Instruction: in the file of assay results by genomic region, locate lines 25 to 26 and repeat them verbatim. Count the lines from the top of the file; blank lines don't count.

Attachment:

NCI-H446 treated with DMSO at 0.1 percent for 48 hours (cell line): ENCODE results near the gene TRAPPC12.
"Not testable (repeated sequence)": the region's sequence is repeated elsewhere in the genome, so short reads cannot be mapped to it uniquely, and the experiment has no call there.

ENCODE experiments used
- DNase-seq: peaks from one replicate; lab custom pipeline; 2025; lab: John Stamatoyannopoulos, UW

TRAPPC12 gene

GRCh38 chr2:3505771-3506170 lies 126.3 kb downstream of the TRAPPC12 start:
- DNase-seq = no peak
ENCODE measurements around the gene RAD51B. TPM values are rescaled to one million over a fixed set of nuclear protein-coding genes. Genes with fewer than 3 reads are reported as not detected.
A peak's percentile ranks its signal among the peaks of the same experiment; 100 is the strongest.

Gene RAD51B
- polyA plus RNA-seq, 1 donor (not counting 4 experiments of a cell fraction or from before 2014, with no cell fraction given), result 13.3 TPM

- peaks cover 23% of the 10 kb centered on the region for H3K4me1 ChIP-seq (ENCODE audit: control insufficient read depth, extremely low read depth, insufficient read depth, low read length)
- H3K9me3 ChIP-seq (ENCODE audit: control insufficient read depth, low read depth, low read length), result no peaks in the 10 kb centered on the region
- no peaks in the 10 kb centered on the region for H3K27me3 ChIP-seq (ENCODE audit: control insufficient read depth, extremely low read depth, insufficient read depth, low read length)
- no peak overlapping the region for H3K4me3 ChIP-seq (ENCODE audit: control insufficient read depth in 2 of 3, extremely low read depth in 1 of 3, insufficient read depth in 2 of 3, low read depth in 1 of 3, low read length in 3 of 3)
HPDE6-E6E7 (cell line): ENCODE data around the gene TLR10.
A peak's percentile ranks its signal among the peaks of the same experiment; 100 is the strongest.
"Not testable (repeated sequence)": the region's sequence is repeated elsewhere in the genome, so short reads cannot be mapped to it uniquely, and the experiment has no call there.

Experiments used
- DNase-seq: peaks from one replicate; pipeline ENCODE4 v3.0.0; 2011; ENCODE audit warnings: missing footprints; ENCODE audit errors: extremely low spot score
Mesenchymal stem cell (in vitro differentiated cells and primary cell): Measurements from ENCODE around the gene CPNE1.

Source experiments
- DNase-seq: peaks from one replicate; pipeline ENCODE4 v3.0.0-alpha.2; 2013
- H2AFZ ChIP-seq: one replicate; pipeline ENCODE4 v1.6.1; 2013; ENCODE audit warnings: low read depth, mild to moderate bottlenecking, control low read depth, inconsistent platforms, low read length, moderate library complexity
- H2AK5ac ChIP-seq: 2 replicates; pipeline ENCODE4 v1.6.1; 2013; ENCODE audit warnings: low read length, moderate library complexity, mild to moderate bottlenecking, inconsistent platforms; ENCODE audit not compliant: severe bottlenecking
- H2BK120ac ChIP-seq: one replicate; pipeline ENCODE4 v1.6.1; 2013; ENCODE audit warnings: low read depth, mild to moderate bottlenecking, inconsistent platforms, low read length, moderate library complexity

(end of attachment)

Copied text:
- H2AK5ac ChIP-seq: 2 replicates; pipeline ENCODE4 v1.6.1; 2013; ENCODE audit warnings: low read length, moderate library complexity, mild to moderate bottlenecking, inconsistent platforms; ENCODE audit not compliant: severe bottlenecking
- H2BK120ac ChIP-seq: one replicate; pipeline ENCODE4 v1.6.1; 2013; ENCODE audit warnings: low read depth, mild to moderate bottlenecking, inconsistent platforms, low read length, moderate library complexity